Posted by: Justin Wallace | March 10, 2010

Lessons from the road…

This year for spring break the Impact staff decided to hit the road. Our destination…2 campus ministries, a potential supporting church, lots of old friends, 3 resteraunts that were featured on Diners, Drive-In’s and Dives, our Alma Mater :: Anderson University and a tasty donut shop in my home town.

Trips like this are in-valuable! They give you time away from the day in, day out routine. They allow you to be together 24 hours a day. And from my experience you become more open, honest and vulnerable on little sleep.

Our goal for this trip was this :: To visit two campus ministries that were out ahead of us.

I’m a student of campus ministry. I want to see what others are trying. I want to experience what they are offering. I want to sit down with the staff and listen to their stories. I want to learn!

We visited CSF at the University of Kentucky and Purdue Campus House. Both ministries are larger than us. Been around longer than us. Have a larger staff than us. Both are further down the road…and we have a lot to learn from places like this.

We asked several questions but the one I want to talk about today is this :: What did it take for your ministry to become the place it is today? (This question is not about a formula. It’s about what they learned along the way. What worked. What did not work. What helped them become the place they are.)

So, because they were so gracious to spend time with us and dump their brains on us, here’s what we learned about what it will take for Impact to take the next step in the world of campus ministry.

1. Consistent Staff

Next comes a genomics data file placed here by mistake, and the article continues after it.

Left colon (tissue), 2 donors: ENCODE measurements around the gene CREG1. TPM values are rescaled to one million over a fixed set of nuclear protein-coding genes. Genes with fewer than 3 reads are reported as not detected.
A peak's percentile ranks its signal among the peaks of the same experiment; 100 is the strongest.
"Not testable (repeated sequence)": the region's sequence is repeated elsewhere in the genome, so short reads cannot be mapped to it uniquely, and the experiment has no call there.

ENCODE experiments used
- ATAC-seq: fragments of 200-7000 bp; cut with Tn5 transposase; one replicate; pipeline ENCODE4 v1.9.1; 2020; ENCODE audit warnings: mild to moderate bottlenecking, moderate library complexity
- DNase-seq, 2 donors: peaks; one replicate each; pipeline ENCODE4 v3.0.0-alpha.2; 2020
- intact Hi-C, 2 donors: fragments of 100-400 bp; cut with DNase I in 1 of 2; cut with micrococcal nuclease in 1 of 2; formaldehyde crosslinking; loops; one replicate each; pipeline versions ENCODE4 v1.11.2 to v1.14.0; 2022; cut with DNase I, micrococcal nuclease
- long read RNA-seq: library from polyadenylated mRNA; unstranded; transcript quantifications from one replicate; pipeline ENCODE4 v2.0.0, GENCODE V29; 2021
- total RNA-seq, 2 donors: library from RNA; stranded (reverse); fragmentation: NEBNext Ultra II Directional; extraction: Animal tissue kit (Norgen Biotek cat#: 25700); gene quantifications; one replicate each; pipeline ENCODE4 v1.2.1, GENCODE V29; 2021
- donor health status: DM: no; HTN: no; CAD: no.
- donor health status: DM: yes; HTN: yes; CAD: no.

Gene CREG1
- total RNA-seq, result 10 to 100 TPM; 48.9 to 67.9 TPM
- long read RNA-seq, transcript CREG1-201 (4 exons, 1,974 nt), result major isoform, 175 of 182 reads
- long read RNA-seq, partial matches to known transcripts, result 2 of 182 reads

I have experienced this just on our campus. Campus Crusade at Charlotte has changed staff 3 or 4 times in the past 5 years. They used to be the largest campus ministry on our campus with over 100 students. At the end of last year they were averaging less than 20 students. Having a consistent staff and consistent leadership is a must. Rob at Purdue campus house has been on staff over 20 years. The Executive Staff at CSF @ UK has been together for 5 years. This stability is key to growth and effectively reaching your campus. College students experience so much instability. Their lives change every year. Most have never experienced a stable family. We must offer them stability and consistency. This will give them a reason to trust us. This principle also allows the campus administration to trust us. Consistent staff is vital if we want to continue growing numerically and spiritually.

2. Vision
We all know Proverbs 29:18, “Where there is not vision, the people perish.” I like how Eugene Peterson puts it in The Message, “If people can’t see what God is doing, they stumble all over themselves; But when they attend to what he reveals, they are most blessed.” I think you can say it this way, “Where there is no vision, the people will not thrive.” When I asked the staff at CSF how they tripled in size in the past 5 years one of the things they all agreed on was this, “Brian Marshall has the ability to cast vision.” Brian leads the staff at CSF and God has given him a vision for that community. Without this vision CSF would not be thriving. I wonder if the reason so many places are not thriving is because they lack a clear, communicated, BIG vision. What is your vision?